Critical Play: Puzzles

I played the beautiful Monument Valley in an Android phone. It is an indie puzzle game created by Ustwo Games.

Audience: The game does not have any content is inappropriate for children. However, it does require a certain level of thinking skills so I would say the audience should be 5+

Formal Elements
The game has a single player, with the objective of guiding my character through a ascending series of difficult puzzles.
The game has clear boundaries, including the edges of the levels and the limits of what players can and cannot do within the game. And the game has a variety of outcomes, including winning or losing each level. For procedure, we have to use touch controls to maneuver the character as well as the environment. The resources available are the various interactive components that the princess can use to navigate obstacles in her route. To move herself from point A to point B, she can slide walls up, rotate routes, and other maneuvers. Other than that, the player doesn’t get much assistance from things like power-ups.

One interesting aspect of this game is the use of color to separate inactive area from area that can be used.

Figure: Designing with color—all of the interactive aspects in this scene are represented in pink

Type of fun
This game’s type of fun is challenge. The difficulty lies in the puzzles since they are more interactive and demand some thought and planning to proceed correctly from beginning to end. They are not like riddles, which, according to this week’s reading, are the least enjoyable sort of puzzle. Because of this, the game is sufficiently difficult, but not so difficult that I can’t overcome the obstacles and eventually give up. This game succeeds in achieving the objectives of the narrative and challenge fun types of fun because of the great tale arc and a reasonable progression of difficulty.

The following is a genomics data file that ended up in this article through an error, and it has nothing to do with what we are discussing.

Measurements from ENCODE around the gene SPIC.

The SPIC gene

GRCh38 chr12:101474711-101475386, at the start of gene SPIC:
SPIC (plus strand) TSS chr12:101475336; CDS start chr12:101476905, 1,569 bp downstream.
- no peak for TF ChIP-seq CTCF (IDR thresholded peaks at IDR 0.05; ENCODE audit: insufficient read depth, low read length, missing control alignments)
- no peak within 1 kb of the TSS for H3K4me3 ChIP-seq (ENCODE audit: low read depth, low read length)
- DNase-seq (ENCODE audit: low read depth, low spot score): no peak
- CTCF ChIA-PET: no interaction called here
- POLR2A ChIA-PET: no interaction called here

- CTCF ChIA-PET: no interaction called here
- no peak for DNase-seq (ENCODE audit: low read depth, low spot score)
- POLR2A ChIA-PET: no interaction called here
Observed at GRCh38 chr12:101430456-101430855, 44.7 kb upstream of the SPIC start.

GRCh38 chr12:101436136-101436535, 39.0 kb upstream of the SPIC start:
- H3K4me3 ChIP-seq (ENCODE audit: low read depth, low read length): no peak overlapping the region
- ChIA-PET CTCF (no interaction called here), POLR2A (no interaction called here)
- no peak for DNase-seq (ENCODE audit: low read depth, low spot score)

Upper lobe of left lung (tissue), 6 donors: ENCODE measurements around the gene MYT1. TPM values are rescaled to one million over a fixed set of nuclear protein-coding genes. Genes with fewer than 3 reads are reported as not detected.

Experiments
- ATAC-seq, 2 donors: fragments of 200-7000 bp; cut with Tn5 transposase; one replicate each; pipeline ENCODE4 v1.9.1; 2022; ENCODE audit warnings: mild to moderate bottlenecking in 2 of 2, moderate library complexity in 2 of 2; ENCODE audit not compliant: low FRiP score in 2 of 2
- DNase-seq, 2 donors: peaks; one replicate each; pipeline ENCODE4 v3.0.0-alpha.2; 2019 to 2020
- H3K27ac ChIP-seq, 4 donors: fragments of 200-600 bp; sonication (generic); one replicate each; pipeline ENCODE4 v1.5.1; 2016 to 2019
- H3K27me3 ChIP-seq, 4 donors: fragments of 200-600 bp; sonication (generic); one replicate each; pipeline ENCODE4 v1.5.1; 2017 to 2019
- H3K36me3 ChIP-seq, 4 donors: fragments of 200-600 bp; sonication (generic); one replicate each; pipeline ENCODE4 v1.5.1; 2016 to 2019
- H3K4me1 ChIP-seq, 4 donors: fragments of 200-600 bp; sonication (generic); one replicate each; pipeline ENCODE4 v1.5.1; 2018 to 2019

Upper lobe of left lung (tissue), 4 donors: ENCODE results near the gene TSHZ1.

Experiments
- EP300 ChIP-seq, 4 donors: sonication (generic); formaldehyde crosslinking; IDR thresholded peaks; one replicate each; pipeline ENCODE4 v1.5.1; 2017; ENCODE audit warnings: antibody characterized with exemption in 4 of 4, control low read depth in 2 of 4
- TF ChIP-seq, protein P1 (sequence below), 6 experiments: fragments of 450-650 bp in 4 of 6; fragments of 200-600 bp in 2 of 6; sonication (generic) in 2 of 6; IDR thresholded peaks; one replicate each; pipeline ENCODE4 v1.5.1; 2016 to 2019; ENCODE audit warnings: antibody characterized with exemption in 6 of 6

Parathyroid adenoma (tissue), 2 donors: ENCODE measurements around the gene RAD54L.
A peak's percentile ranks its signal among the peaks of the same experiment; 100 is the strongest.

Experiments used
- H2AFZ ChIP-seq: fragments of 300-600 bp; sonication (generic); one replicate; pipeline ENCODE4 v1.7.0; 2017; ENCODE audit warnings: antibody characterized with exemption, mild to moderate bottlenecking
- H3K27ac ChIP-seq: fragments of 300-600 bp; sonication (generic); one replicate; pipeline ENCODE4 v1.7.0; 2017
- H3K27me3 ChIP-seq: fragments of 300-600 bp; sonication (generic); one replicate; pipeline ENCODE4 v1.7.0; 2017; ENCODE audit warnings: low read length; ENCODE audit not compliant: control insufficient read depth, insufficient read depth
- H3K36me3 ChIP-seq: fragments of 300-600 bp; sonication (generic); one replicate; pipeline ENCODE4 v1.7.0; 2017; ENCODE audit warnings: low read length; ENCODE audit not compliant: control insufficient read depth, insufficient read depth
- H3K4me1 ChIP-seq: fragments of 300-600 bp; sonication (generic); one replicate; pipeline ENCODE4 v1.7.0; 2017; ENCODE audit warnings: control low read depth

A moment of success I had while playing Monument Valley was when I finally figured out a particularly tricky level that had been stumping me for some time. An epic fail was when I once couldn’t figure out the last level; I went back to it twice with a fresh mind but I am yet to figure out that level.

One thing I would suggest to improve the gaming experience is to include timer to create more pressure for particular levels. There could also be a survival mode where things are falling apart as the character moves through space to increase repeatability. Monument Valley is different from games in its genre due to its reduction of cutscenes and inclusion of simple game mechanics of using tap to maneuver. But despite this, the narrative is very engaging: it follows a princess’ journey back home, making it evoke emotion through exquisite artwork and sound.

About the author

Leave a Reply

This site uses Akismet to reduce spam. Learn how your comment data is processed.